• If a caregiver or other person needs to clean and disinfect a sick person’s bedroom or bathroom, they should do so on an as-needed basis. The caregiver/other person should wear a mask and wait as long as possible after the sick person has used the bathroom.

High-touch surfaces include phones, remote controls, counters, tabletops, doorknobs, bathroom fixtures, toilets, keyboards, tablets, and bedside tables.

  • Clean and disinfect areas that may have blood, stool, or body fluids on them.
  • Household cleaners and disinfectants: Clean the area or item with soap and water or another detergent if it is dirty. Then, use a household disinfectant.
    • Be sure to follow the instructions on the label to ensure safe and effective use of the product. Many products recommend keeping the surface wet for several minutes to ensure germs are killed. Many also recommend precautions such as wearing gloves and making sure you have good ventilation during use of the product.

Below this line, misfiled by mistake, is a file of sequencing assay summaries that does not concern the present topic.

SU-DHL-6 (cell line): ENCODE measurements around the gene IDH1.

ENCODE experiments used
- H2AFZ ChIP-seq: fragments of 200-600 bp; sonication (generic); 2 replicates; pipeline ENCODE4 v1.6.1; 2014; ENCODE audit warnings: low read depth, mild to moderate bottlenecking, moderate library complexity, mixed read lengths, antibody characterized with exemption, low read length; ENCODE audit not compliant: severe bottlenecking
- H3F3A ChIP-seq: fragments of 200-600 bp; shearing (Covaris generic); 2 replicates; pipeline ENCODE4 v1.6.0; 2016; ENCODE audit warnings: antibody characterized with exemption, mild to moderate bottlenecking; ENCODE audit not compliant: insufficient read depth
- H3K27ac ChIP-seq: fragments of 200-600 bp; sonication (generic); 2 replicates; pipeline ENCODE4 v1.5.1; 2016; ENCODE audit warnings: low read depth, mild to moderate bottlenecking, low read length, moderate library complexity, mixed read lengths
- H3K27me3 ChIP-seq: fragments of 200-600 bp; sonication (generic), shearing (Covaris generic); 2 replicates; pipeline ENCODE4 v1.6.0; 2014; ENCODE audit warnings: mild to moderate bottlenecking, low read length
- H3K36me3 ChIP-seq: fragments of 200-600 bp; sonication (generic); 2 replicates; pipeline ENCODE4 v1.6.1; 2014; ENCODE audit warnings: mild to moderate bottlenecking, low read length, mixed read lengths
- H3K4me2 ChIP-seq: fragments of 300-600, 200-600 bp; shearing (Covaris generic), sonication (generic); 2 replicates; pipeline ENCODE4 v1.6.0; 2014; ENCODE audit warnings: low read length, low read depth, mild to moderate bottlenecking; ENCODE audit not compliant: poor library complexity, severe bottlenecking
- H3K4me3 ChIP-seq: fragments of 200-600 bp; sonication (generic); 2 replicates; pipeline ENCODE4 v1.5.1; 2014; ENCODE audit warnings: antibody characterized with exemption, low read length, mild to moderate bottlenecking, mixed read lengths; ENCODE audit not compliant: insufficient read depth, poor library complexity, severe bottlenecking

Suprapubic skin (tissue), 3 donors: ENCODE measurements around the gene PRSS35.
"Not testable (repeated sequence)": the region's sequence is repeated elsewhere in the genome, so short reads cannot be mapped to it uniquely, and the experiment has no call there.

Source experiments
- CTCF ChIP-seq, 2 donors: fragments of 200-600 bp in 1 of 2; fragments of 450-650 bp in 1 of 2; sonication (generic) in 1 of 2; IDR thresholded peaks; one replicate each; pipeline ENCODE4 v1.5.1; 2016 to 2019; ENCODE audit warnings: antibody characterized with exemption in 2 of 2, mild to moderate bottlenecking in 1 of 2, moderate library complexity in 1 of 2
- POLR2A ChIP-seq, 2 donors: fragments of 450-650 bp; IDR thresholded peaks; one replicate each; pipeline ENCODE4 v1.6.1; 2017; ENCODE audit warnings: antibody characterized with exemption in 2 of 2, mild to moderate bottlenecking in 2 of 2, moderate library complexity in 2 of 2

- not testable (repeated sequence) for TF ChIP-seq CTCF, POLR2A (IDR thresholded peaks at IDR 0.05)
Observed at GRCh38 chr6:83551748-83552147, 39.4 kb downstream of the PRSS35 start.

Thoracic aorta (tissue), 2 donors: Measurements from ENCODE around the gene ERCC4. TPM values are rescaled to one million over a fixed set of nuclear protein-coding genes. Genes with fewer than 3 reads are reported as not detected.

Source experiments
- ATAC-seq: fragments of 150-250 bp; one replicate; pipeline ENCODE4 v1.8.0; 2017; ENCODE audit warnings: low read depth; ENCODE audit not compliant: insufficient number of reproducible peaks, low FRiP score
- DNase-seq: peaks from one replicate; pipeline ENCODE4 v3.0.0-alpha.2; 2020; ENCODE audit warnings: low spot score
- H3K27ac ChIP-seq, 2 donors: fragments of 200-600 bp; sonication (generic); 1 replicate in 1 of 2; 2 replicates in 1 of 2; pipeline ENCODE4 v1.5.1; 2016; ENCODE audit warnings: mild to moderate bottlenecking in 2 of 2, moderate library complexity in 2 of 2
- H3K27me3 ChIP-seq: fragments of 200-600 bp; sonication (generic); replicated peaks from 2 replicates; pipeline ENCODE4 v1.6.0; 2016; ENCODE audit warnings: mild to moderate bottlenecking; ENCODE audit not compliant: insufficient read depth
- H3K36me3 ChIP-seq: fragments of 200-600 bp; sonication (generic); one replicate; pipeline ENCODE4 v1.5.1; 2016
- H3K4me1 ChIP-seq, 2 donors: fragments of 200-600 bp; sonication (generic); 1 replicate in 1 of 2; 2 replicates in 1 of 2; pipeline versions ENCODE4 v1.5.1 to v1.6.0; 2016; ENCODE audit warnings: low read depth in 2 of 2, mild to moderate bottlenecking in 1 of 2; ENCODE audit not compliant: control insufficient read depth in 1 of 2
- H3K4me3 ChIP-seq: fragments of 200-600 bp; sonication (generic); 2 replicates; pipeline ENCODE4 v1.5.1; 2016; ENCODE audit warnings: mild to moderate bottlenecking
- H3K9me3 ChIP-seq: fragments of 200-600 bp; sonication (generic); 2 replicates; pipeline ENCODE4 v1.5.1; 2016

• Most EPA-registered household disinfectants should be effective. A full list of disinfectants can be found hereexternal icon.
Temperature
Monitor your symptoms
  • Common symptoms of COVID-19 include fever and cough. Trouble breathing is a more serious symptom that means you should get medical attention.
  • If you are having trouble breathing, seek medical attention, but call first.
    • Call your doctor or emergency room before going in and tell them your symptoms. They will tell you what to do.
  • Wear a facemask: If available, put on a facemask before you enter the building. If you can’t put on a facemask, cover your coughs and sneezes. Try to stay at least 6 feet away from other people. This will help protect the people in the office or waiting room.
  • Follow care instructions from your healthcare provider and local health department: Your local health authorities may give instructions on checking your symptoms and reporting information.
When to Seek Medical Attention

If you develop emergency warning signs for COVID-19 get medical attention immediately. Emergency warning signs include*:

  • Trouble breathing
  • Persistent pain or pressure in the chest
  • New confusion or inability to arouse
  • Bluish lips or face